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W.Va. fire ruled arson

May 01, 2007|by MATTHEW UMSTEAD

MARTINSBURG, W.VA. - An April 19 fire that destroyed an accounting and tax preparation business and heavily damaged a family-owned restaurant just north of Martinsburg was intentionally set, Assistant State Fire Marshal Ed Robinson said Monday.

"We're following several leads that we have," Robinson said of the arson investigation that he and the Berkeley County Sheriff's Department are conducting at Meadow Lane Plaza.

Robinson would not comment as to how or exactly where the fire started inside the offices of Louis T. Young & Co., at Suite 2, 55 Meadow Lane.

"We ruled it incendiary (on Friday)," Robinson said.

From the accounting business, flames spread into the neighboring Meadow Lane Family Restaurant, but firefighters stopped it there after they were dispatched at 4:45 a.m.

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Three pieces of debris have been sent to the West Virginia State Police Laboratory for analysis, but Robinson said the results might not be known for a while.

Robinson did confirm Monday that the fire had been burning for some time before it was discovered.

"At this point, it's an isolated fire," Robinson said.

Robinson could not verify preliminary estimates that the fire caused about $1 million in damage because he has yet to talk to the insurance companies involved.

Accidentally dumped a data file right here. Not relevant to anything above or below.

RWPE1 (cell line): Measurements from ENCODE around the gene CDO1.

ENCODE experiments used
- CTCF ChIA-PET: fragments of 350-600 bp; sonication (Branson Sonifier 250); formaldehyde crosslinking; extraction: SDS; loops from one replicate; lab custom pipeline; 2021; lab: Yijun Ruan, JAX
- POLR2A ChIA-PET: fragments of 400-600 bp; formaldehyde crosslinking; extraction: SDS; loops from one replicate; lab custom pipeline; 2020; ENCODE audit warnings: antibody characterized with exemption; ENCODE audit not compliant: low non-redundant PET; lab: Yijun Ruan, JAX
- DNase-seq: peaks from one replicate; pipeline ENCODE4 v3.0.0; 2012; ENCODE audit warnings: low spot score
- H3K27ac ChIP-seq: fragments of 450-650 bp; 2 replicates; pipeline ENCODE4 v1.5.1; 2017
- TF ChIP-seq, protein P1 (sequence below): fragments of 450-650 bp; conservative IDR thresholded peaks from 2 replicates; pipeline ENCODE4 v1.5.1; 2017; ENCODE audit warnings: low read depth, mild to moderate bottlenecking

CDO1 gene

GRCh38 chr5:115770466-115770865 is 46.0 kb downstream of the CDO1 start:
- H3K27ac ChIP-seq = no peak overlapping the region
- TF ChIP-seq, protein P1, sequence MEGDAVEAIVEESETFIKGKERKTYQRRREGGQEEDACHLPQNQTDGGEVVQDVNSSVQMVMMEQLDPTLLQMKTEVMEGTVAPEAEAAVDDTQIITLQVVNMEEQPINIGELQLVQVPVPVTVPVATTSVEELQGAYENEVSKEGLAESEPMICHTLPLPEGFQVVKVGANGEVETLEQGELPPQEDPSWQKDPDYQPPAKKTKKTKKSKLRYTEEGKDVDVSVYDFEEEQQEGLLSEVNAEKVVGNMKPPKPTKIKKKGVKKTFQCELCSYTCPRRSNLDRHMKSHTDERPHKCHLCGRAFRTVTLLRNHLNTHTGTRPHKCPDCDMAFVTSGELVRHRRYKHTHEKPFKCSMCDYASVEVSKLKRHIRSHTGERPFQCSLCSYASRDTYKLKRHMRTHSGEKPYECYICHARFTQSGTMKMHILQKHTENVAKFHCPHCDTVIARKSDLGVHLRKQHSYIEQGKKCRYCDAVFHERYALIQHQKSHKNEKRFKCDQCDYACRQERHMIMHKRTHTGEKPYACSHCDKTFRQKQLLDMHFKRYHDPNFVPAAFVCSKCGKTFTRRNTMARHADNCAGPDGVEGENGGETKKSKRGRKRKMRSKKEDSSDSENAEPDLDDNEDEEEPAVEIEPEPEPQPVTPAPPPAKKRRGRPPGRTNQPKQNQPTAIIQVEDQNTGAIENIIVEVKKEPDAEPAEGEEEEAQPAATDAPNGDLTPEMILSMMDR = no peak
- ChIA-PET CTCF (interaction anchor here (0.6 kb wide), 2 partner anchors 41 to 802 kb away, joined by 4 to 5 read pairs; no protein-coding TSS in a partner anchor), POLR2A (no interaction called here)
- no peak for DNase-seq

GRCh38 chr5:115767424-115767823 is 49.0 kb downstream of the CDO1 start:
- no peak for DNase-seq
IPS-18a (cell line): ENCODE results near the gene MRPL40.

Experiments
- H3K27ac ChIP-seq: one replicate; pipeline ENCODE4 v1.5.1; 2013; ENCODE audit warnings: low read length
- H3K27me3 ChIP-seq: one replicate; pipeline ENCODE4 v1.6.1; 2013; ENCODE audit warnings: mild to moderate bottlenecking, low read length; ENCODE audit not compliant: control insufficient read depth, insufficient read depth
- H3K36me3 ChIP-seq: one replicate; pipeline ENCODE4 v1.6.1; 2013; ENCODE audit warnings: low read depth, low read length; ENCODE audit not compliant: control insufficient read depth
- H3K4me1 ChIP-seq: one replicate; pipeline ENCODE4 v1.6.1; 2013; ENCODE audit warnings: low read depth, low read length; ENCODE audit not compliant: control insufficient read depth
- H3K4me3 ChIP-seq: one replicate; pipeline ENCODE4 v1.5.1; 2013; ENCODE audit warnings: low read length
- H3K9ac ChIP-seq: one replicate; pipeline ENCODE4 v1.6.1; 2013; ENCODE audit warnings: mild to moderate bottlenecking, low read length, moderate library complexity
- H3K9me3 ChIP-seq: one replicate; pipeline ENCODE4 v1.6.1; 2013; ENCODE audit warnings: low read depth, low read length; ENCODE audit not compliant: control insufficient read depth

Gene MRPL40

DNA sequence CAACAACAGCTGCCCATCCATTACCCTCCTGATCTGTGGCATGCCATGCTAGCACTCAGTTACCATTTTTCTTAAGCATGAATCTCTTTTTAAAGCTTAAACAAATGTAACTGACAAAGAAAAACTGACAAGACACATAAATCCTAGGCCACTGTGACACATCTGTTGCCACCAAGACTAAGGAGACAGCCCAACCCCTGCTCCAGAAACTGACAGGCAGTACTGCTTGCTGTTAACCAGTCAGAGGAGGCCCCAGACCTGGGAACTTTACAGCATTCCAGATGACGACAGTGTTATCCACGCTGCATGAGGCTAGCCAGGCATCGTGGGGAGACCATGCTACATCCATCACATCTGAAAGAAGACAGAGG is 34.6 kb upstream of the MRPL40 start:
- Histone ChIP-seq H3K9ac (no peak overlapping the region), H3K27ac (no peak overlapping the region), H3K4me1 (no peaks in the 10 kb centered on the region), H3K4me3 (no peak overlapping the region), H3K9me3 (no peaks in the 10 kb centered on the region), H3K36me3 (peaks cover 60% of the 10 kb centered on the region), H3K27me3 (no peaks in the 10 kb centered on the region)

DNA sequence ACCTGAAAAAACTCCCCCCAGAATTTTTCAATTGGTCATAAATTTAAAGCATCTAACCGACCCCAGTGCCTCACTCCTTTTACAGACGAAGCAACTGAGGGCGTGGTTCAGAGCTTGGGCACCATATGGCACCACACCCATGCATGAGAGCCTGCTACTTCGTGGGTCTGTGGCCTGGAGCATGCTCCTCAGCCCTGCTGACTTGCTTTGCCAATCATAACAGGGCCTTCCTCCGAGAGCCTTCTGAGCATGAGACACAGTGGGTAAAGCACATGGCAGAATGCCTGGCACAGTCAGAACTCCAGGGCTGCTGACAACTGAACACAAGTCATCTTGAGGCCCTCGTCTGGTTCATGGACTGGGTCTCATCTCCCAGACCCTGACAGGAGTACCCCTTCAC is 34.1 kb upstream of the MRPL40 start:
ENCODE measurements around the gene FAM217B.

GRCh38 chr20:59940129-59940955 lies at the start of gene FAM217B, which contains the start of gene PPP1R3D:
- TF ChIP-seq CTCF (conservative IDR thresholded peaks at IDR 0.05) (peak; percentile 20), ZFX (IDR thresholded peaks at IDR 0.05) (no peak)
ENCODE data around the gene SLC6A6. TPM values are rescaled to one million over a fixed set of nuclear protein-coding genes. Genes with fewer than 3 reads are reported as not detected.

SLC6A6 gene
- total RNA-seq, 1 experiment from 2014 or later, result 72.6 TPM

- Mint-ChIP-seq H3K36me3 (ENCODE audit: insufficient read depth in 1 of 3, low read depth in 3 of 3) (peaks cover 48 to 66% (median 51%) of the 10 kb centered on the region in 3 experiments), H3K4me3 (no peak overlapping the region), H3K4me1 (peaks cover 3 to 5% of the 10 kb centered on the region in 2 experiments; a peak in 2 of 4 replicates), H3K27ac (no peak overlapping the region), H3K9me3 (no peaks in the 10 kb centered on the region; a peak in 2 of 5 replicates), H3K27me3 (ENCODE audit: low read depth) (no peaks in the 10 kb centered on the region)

Plaza owner Steven R. Secrist said Monday he wasn't surprised by Robinson's ruling after he watched an accelerent-sniffing dog work in the charred remains of the accounting business.

Secrist said the dog sat down four or five times in a circular area, appearing to him as if the canine had found something.

"They didn't bring the dog all the way from the other side of the state for nothing," said Secrist, who despite the loss admitted he was fascinated by the dog's ability after the fire was snuffed out.

"I don't know what effect (Robinson's ruling) is going to have on my insurance," Secrist said.

Secrist said he was in the process of having a structural engineer assess the integrity of the building, and that he planned to rebuild.

Restaurant owners Walter and Victoria Hughes could not be reached for comment Monday, but Victoria Hughes previously indicated they had no intention of reopening the business, which opened in June 1986.

"The tax office already moved (to a location along U.S. 11), they're not coming back," Secrist said.

Bedington Volunteer Fire Department Chief Scott Schill confirmed Monday that firefighters had difficulty using a hydrant at the plaza, but said the problem did not slow their attack of the blaze and the water service district was contacted about the situation.

"We did have some problems with one of them," Schill said.

Bedington was joined in the fight by volunteer crews from Baker Heights and Hedgesville, and paid firefighters from Martinsburg Fire Department.

"At least nobody was hurt," Secrist said.

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